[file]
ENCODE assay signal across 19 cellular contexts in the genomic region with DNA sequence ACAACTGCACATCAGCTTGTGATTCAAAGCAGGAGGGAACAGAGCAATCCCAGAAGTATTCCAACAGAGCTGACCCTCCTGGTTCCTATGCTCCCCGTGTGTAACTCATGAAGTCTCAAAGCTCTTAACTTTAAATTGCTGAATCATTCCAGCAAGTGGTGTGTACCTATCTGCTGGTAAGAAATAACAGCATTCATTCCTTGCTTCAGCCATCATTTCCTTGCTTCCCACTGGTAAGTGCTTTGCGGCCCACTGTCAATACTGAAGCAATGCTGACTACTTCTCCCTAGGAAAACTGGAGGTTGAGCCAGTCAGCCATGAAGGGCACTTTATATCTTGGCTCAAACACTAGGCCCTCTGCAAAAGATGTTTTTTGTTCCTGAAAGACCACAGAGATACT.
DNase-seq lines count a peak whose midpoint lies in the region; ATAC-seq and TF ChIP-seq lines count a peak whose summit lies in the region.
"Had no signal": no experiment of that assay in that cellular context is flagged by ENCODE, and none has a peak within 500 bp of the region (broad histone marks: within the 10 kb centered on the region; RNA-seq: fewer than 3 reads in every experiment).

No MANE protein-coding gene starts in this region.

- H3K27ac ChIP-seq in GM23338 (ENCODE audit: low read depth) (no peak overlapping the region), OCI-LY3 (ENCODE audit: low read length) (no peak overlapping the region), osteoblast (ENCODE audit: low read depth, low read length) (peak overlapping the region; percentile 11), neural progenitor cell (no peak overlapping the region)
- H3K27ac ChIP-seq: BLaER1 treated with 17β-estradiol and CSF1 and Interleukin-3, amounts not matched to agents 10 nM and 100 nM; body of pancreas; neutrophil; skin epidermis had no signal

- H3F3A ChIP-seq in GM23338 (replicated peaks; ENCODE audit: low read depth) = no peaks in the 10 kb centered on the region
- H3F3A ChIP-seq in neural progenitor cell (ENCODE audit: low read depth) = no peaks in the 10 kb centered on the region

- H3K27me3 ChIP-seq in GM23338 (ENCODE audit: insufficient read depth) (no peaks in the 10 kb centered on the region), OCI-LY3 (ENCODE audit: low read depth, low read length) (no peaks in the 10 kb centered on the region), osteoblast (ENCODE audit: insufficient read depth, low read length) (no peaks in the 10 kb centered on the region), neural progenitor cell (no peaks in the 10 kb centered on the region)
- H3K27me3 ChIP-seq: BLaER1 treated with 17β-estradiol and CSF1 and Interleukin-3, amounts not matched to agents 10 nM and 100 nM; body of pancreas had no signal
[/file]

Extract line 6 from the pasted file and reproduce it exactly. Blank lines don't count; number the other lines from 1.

- H3K27ac ChIP-seq: BLaER1 treated with 17β-estradiol and CSF1 and Interleukin-3, amounts not matched to agents 10 nM and 100 nM; body of pancreas; neutrophil; skin epidermis had no signal